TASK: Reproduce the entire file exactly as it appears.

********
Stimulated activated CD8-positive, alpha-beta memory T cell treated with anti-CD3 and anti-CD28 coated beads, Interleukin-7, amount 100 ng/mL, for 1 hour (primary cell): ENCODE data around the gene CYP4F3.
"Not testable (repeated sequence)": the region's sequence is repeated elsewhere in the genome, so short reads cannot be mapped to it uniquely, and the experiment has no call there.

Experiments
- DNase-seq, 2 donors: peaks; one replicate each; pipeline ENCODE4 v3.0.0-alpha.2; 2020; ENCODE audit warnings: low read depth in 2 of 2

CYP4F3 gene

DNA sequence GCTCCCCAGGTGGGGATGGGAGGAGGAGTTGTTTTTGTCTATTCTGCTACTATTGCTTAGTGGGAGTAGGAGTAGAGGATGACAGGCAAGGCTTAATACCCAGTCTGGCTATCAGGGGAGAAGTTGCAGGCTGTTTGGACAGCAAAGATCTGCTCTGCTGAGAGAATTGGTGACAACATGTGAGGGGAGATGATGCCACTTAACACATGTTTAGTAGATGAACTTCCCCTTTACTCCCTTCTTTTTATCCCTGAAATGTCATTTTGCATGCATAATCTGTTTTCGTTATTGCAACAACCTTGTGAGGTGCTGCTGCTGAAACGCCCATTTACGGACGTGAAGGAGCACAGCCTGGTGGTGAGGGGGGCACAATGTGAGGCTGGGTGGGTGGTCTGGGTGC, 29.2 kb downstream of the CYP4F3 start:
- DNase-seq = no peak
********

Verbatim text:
Stimulated activated CD8-positive, alpha-beta memory T cell treated with anti-CD3 and anti-CD28 coated beads, Interleukin-7, amount 100 ng/mL, for 1 hour (primary cell): ENCODE data around the gene CYP4F3.
"Not testable (repeated sequence)": the region's sequence is repeated elsewhere in the genome, so short reads cannot be mapped to it uniquely, and the experiment has no call there.

Experiments
- DNase-seq, 2 donors: peaks; one replicate each; pipeline ENCODE4 v3.0.0-alpha.2; 2020; ENCODE audit warnings: low read depth in 2 of 2

CYP4F3 gene

DNA sequence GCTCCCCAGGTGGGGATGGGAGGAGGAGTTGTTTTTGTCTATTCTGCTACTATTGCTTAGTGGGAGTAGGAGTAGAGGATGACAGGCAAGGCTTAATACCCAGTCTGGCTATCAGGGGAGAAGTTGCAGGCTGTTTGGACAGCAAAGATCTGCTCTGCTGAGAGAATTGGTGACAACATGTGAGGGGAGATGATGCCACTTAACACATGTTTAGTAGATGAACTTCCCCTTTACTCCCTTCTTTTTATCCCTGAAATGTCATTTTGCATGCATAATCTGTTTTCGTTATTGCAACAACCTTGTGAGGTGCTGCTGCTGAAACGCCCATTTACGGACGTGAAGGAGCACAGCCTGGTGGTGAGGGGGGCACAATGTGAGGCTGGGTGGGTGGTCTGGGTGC, 29.2 kb downstream of the CYP4F3 start:
- DNase-seq = no peak